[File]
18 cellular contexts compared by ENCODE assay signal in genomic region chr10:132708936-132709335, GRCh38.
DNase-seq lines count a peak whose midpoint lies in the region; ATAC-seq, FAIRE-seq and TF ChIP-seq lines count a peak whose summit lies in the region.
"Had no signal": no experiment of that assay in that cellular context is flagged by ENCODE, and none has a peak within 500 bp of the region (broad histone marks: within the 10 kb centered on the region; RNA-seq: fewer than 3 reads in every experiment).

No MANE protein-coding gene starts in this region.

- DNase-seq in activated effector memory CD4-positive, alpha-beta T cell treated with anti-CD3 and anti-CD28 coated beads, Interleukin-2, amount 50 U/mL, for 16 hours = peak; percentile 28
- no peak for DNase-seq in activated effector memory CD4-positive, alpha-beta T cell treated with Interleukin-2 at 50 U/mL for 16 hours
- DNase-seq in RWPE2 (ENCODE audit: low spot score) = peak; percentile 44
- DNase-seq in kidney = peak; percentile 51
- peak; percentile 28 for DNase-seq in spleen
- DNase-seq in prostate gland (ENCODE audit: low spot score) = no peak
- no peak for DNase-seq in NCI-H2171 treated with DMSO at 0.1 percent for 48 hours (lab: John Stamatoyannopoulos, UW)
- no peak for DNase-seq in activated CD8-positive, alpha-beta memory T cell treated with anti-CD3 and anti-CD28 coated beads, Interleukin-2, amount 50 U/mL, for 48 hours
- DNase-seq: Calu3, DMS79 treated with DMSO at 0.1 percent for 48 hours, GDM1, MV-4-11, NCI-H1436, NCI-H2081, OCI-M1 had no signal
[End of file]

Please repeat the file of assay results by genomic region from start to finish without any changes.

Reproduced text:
18 cellular contexts compared by ENCODE assay signal in genomic region chr10:132708936-132709335, GRCh38.
DNase-seq lines count a peak whose midpoint lies in the region; ATAC-seq, FAIRE-seq and TF ChIP-seq lines count a peak whose summit lies in the region.
"Had no signal": no experiment of that assay in that cellular context is flagged by ENCODE, and none has a peak within 500 bp of the region (broad histone marks: within the 10 kb centered on the region; RNA-seq: fewer than 3 reads in every experiment).

No MANE protein-coding gene starts in this region.

- DNase-seq in activated effector memory CD4-positive, alpha-beta T cell treated with anti-CD3 and anti-CD28 coated beads, Interleukin-2, amount 50 U/mL, for 16 hours = peak; percentile 28
- no peak for DNase-seq in activated effector memory CD4-positive, alpha-beta T cell treated with Interleukin-2 at 50 U/mL for 16 hours
- DNase-seq in RWPE2 (ENCODE audit: low spot score) = peak; percentile 44
- DNase-seq in kidney = peak; percentile 51
- peak; percentile 28 for DNase-seq in spleen
- DNase-seq in prostate gland (ENCODE audit: low spot score) = no peak
- no peak for DNase-seq in NCI-H2171 treated with DMSO at 0.1 percent for 48 hours (lab: John Stamatoyannopoulos, UW)
- no peak for DNase-seq in activated CD8-positive, alpha-beta memory T cell treated with anti-CD3 and anti-CD28 coated beads, Interleukin-2, amount 50 U/mL, for 48 hours
- DNase-seq: Calu3, DMS79 treated with DMSO at 0.1 percent for 48 hours, GDM1, MV-4-11, NCI-H1436, NCI-H2081, OCI-M1 had no signal